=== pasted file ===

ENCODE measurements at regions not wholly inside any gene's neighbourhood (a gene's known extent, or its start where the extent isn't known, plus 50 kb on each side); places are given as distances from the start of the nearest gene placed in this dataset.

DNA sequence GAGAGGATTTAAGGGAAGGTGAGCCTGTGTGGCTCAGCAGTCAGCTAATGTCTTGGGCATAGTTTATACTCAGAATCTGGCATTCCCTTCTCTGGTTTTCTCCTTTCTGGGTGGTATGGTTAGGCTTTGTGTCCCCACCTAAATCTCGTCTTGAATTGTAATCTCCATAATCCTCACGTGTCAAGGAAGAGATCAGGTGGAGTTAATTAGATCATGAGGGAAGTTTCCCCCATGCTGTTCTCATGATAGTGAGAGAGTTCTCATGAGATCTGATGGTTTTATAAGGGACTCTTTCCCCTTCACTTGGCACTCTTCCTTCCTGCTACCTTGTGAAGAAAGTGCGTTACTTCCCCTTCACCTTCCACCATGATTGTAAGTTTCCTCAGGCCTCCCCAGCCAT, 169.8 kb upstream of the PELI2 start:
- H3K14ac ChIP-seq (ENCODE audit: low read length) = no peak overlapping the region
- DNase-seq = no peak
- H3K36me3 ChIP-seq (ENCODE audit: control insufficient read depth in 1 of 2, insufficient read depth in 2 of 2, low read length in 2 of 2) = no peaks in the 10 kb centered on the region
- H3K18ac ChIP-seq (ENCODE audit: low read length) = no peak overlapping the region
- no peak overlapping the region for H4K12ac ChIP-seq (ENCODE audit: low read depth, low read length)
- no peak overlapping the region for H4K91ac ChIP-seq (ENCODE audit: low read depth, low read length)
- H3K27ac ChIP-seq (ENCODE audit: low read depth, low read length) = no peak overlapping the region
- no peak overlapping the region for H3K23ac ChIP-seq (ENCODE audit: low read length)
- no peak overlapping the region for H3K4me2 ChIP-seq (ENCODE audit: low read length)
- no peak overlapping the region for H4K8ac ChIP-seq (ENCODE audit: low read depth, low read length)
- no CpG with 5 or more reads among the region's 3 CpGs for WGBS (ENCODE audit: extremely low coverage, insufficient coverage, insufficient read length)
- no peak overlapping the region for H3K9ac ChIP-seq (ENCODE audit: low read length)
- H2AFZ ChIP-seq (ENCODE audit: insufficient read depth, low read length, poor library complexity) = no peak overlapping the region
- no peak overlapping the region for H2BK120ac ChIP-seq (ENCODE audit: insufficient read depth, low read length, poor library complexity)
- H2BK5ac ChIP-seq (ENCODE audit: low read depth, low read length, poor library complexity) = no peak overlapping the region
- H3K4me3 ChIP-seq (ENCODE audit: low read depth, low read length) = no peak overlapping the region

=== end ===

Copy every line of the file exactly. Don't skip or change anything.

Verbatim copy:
ENCODE measurements at regions not wholly inside any gene's neighbourhood (a gene's known extent, or its start where the extent isn't known, plus 50 kb on each side); places are given as distances from the start of the nearest gene placed in this dataset.

DNA sequence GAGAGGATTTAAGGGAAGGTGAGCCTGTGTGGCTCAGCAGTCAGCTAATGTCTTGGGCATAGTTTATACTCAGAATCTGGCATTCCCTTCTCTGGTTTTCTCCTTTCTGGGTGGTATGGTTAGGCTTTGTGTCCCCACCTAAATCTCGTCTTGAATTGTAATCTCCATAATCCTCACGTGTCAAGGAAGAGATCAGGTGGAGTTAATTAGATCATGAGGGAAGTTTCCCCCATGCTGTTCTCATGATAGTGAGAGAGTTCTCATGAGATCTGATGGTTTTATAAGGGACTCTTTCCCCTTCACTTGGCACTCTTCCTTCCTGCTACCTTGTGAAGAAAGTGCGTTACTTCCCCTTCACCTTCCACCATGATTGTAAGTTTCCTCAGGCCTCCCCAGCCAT, 169.8 kb upstream of the PELI2 start:
- H3K14ac ChIP-seq (ENCODE audit: low read length) = no peak overlapping the region
- DNase-seq = no peak
- H3K36me3 ChIP-seq (ENCODE audit: control insufficient read depth in 1 of 2, insufficient read depth in 2 of 2, low read length in 2 of 2) = no peaks in the 10 kb centered on the region
- H3K18ac ChIP-seq (ENCODE audit: low read length) = no peak overlapping the region
- no peak overlapping the region for H4K12ac ChIP-seq (ENCODE audit: low read depth, low read length)
- no peak overlapping the region for H4K91ac ChIP-seq (ENCODE audit: low read depth, low read length)
- H3K27ac ChIP-seq (ENCODE audit: low read depth, low read length) = no peak overlapping the region
- no peak overlapping the region for H3K23ac ChIP-seq (ENCODE audit: low read length)
- no peak overlapping the region for H3K4me2 ChIP-seq (ENCODE audit: low read length)
- no peak overlapping the region for H4K8ac ChIP-seq (ENCODE audit: low read depth, low read length)
- no CpG with 5 or more reads among the region's 3 CpGs for WGBS (ENCODE audit: extremely low coverage, insufficient coverage, insufficient read length)
- no peak overlapping the region for H3K9ac ChIP-seq (ENCODE audit: low read length)
- H2AFZ ChIP-seq (ENCODE audit: insufficient read depth, low read length, poor library complexity) = no peak overlapping the region
- no peak overlapping the region for H2BK120ac ChIP-seq (ENCODE audit: insufficient read depth, low read length, poor library complexity)
- H2BK5ac ChIP-seq (ENCODE audit: low read depth, low read length, poor library complexity) = no peak overlapping the region
- H3K4me3 ChIP-seq (ENCODE audit: low read depth, low read length) = no peak overlapping the region